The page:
by CIO Staff

Taiwan to Allow 3 Chip Producers into China

Dec 19, 20063 mins
Enterprise Architecture

A binary map of china.
Credit: Guirong Hao / Getty Images

In the most significant easing of investment regulations for Taiwan’s technology industry to date, the island’s government will allow two chip makers to build factories in China and one more to invest in a Chinese rival, a high-level official said Tuesday.

Memory chip makers Powerchip Semiconductor and ProMOS Technologies will both be allowed to build chip factories in China, while Advanced Semiconductor Engineering (ASE) will receive approval for a plan to buy a low-end chip assembly company based in Shanghai. ASE is the world’s largest chip assembly company.

“An official announcement will be made on Wednesday,” said Joseph Wu, chairman of the Mainland Affairs Council, Taiwan’s official governing body for China relations.

A group of government agencies agreed to the easing Monday during a committee meeting. The final step in making the decision formal is for the Taiwan Investment Commission, which is in charge of vetting China-bound investment applications, to give its stamp of approval and publicly announce the new measures.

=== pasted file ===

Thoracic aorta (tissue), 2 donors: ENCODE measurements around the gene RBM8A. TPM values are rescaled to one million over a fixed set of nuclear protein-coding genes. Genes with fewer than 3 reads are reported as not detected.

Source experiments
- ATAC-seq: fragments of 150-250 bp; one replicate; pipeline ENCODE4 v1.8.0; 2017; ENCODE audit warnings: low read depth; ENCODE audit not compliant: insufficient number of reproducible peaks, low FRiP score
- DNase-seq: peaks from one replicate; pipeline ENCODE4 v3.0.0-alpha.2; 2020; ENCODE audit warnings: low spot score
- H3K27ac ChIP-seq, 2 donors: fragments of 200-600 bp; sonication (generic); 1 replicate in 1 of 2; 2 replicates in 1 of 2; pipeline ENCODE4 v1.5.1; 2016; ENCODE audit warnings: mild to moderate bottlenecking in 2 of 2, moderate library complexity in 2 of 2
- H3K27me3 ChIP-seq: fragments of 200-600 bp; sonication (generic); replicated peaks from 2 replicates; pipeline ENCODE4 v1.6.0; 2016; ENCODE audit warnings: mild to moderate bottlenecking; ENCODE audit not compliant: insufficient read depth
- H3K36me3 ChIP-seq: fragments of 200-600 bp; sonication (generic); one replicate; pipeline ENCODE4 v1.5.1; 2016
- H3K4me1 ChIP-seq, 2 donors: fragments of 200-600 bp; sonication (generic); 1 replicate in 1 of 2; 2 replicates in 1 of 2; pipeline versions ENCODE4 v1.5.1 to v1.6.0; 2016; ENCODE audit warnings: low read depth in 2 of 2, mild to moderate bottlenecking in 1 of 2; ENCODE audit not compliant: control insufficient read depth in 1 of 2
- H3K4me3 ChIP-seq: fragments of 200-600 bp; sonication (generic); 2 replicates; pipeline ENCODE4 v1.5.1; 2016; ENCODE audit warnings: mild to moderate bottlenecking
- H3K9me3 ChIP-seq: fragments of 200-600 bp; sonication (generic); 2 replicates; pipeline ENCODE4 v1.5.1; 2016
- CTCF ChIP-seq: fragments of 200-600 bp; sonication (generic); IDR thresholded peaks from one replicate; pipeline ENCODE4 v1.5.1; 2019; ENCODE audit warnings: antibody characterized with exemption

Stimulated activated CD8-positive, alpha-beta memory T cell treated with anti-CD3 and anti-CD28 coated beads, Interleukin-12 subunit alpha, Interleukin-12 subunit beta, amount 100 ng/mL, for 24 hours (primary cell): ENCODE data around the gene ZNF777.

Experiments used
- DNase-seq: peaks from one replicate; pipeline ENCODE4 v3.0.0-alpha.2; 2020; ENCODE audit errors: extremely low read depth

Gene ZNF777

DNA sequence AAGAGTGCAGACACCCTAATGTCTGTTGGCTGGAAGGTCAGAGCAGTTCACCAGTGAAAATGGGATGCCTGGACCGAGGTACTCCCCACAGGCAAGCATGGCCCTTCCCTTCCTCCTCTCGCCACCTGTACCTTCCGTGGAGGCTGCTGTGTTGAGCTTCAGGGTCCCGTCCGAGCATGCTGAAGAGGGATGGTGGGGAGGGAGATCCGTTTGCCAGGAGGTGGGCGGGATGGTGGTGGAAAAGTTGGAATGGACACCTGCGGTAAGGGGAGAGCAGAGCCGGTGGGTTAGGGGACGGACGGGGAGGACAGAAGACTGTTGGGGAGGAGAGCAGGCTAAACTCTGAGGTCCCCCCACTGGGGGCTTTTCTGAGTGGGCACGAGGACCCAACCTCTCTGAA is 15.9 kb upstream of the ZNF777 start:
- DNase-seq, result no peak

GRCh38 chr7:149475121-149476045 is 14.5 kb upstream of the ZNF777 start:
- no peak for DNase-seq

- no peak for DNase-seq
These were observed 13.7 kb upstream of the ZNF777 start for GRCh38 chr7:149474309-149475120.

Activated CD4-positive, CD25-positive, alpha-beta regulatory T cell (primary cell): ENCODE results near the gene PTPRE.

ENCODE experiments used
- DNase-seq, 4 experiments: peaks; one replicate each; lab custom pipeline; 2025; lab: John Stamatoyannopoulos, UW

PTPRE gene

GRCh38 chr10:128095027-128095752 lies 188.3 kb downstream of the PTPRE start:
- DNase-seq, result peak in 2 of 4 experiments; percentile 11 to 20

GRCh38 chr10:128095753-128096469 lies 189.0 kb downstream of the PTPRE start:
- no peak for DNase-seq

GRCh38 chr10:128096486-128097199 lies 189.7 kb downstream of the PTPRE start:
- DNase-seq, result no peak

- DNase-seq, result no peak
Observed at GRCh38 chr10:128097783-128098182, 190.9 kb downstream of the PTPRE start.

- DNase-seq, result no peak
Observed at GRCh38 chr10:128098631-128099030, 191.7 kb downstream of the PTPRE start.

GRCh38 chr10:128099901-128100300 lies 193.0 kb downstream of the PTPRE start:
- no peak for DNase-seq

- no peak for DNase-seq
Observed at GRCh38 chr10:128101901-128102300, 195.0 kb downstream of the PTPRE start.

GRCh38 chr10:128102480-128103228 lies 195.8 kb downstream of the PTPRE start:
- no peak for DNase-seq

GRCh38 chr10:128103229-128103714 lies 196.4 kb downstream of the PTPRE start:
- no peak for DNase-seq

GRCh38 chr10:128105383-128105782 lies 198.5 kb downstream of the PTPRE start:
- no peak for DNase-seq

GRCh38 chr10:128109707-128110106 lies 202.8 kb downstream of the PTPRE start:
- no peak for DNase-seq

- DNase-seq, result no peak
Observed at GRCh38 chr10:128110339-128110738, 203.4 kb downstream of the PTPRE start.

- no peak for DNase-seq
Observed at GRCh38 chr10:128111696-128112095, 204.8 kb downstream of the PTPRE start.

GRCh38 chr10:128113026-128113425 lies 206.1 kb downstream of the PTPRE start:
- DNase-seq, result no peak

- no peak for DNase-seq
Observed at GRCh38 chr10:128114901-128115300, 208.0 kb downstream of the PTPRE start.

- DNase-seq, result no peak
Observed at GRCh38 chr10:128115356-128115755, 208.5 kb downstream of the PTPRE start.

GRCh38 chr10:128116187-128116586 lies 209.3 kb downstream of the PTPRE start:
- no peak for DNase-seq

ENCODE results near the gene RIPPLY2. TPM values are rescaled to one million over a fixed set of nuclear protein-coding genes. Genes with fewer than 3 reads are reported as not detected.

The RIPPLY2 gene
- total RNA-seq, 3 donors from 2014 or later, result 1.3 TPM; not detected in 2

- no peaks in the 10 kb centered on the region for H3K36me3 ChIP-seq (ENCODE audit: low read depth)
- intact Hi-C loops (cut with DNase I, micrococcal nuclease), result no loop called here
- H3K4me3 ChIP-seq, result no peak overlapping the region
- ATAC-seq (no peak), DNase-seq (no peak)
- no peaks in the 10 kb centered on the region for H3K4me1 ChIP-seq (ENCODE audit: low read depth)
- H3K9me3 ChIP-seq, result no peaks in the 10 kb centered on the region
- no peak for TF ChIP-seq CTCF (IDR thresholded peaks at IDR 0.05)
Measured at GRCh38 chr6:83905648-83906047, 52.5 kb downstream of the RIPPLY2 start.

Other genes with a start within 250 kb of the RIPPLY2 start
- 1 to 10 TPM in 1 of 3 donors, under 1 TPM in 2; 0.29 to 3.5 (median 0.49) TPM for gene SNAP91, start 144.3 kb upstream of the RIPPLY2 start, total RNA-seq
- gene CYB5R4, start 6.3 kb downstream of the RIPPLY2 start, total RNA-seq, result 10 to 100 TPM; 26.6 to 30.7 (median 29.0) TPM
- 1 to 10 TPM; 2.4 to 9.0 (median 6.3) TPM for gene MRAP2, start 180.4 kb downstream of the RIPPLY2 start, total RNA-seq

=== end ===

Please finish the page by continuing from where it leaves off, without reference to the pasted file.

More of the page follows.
The easing is seen as a major breakthrough for Taiwan and China. For China, it could reinvigorate a chip industry that has slowed over the past few years as major chip makers such as Semiconductor Manufacturing International (SMIC) posted a string of money-losing quarters. It also represents a token of goodwill by Taiwan to political enemy China.

Taiwan and China remain enemies after splitting in 1949 amid civil war. The island fears China could use chip technology to bolster its military capabilities against Taiwan. Despite the strained relationship and tough investment rules, China remains by far the favored destination for Taiwanese investment due to their shared language and culture, and China’s lower costs and huge potential market.

The formal announcement expected Wednesday will likely fall short of hopes held by Taiwanese chip makers. Companies have been lobbying the government for years to allow them to transfer 0.18-micron chip-production technology to China, but such an opening will have to wait, Wu said.

Taiwan Semiconductor Manufacturing has made a strong push on the 0.18-micron issue, in part because Chinese rivals such as SMIC are already using the technology, and are able to win over customers because of it. Taiwanese regulations currently allow its chip makers to use only 0.25-micron technology in China.

ASE’s board of directors approved a plan to last month to invest US$60 million in Global Advanced Packaging Technology, a Shanghai company.

-Dan Nystedt, IDG News Service (Taipei Bureau)